MOS: Sir, this knight
Had not his name for nothing, he is politick,
And knows, howe'er his wife affect strange airs,
She hath not yet the face to be dishonest:
But had she signior Corvino's wife's face--
VOLP: Has she so rare a face?
MOS: O, sir, the wonder,
The blazing star of Italy! a wench
Of the first year! a beauty ripe as harvest!
Whose skin is whiter than a swan all over,
Than silver, snow, or lilies! a soft lip,
Would tempt you to eternity of kissing!
And flesh that melteth in the touch to blood!
Bright as your gold, and lovely as your gold!
VOLP: Why had not I known this before?
MOS: Alas, sir,
Myself but yesterday discover'd it.
VOLP: How might I see her?
MOS: O, not possible;
She's kept as warily as is your gold;
Never does come abroad, never takes air,
But at a window. All her looks are sweet,
As the first grapes or cherries, and are watch'd
As near as they are.
VOLP: I must see her.
There is a guard of spies ten thick upon her,
All his whole household; each of which is set
Upon his fellow, and have all their charge,
When he goes out, when he comes in, examined.
VOLP: I will go see her, though but at her window.
MOS: In some disguise, then.
VOLP: That is true; I must
Maintain mine own shape still the same: we'll think.
ACT 2. SCENE 2.1.
ST. MARK'S PLACE; A RETIRED CORNER BEFORE CORVINO'S HOUSE.
ENTER SIR POLITICK WOULD-BE, AND PEREGRINE.
SIR P: Sir, to a wise man, all the world's his soil:
It is not Italy, nor France, nor Europe,
That must bound me, if my fates call me forth.
Yet, I protest, it is no salt desire
Of seeing countries, shifting a religion,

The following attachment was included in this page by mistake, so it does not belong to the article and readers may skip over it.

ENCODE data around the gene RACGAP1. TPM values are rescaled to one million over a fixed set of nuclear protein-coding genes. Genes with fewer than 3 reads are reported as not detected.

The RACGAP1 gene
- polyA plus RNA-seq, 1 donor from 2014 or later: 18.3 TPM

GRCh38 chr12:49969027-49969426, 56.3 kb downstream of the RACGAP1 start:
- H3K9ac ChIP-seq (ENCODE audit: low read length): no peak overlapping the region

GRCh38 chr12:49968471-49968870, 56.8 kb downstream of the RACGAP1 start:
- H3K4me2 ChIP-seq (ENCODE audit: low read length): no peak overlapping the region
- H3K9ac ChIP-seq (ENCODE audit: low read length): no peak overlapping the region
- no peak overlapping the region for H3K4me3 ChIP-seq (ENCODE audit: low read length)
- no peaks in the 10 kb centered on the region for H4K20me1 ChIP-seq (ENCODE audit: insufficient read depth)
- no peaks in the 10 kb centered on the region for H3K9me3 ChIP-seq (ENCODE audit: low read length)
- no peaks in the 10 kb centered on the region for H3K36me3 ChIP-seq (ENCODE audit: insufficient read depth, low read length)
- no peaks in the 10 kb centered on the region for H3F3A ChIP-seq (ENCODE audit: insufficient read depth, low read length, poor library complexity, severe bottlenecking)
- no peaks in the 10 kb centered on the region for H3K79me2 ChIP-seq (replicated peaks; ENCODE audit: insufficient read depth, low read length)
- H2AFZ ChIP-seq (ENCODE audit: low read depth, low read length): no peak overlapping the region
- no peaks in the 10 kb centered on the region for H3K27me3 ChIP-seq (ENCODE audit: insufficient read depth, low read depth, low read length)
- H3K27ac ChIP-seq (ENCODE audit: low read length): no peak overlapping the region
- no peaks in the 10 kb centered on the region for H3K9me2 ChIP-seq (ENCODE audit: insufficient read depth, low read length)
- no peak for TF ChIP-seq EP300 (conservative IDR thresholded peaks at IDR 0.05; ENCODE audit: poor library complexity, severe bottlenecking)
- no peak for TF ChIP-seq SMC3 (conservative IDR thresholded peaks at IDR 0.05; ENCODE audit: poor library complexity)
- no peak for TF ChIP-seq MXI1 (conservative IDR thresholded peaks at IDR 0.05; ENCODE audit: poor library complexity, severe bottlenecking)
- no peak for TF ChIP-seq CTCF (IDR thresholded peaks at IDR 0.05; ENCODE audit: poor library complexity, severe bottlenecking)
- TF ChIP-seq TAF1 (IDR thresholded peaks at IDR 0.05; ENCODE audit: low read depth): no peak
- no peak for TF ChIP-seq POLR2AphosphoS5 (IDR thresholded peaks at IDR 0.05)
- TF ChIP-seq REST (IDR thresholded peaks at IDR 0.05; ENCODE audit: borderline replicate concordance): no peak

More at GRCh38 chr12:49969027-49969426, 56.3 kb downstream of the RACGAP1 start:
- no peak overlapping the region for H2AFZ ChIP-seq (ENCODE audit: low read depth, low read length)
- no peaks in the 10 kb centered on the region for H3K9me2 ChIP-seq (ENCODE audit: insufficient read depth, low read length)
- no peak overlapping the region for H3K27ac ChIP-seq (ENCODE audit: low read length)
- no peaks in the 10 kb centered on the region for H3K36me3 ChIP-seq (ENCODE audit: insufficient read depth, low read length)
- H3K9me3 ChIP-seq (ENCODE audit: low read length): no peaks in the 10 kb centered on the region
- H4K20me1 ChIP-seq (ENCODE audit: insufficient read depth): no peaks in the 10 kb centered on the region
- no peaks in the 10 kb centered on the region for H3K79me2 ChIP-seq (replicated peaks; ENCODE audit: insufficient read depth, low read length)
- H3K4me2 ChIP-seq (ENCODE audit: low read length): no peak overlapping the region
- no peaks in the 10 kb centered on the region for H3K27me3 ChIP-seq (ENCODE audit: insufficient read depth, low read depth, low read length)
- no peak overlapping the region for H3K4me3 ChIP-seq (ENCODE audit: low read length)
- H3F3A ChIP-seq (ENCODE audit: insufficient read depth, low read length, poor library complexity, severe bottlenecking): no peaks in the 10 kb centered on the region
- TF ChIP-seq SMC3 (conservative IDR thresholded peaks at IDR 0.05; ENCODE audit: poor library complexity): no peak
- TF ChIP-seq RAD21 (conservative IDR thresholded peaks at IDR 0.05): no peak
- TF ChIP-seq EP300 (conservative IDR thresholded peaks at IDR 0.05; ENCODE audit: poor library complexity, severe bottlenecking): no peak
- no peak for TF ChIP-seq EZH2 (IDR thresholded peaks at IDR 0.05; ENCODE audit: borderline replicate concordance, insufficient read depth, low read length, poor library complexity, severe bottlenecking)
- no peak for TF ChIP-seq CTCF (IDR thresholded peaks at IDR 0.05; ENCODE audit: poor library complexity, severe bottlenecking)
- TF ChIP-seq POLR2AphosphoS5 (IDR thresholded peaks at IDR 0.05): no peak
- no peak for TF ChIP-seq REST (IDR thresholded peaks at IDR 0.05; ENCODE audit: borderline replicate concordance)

Nor any disaffection to the state
Where I was bred, and unto which I owe
My dearest plots, hath brought me out; much less,
That idle, antique, stale, gray-headed project
Of knowing men's minds, and manners, with Ulysses!
But a peculiar humour of my wife's
Laid for this height of Venice, to observe,
To quote, to learn the language, and so forth--
I hope you travel, sir, with license?
SIR P: I dare the safelier converse--How long, sir,
Since you left England?
PER: Seven weeks.
SIR P: So lately!
You have not been with my lord ambassador?
PER: Not yet, sir.
SIR P: Pray you, what news, sir, vents our climate?
I heard last night a most strange thing reported
By some of my lord's followers, and I long
To hear how 'twill be seconded.
PER: What was't, sir?
SIR P: Marry, sir, of a raven that should build
In a ship royal of the king's.
PER [ASIDE.]: This fellow,
Does he gull me, trow? or is gull'd?
--Your name, sir.
SIR P: My name is Politick Would-be.
PER [ASIDE.]: O, that speaks him.
--A knight, sir?
SIR P: A poor knight, sir.
PER: Your lady
Lies here in Venice, for intelligence
Of tires, and fashions, and behaviour,
Among the courtezans? the fine lady Would-be?
SIR P: Yes, sir; the spider and the bee, ofttimes,
Suck from one flower.
PER: Good Sir Politick,
I cry you mercy; I have heard much of you:
'Tis true, sir, of your raven.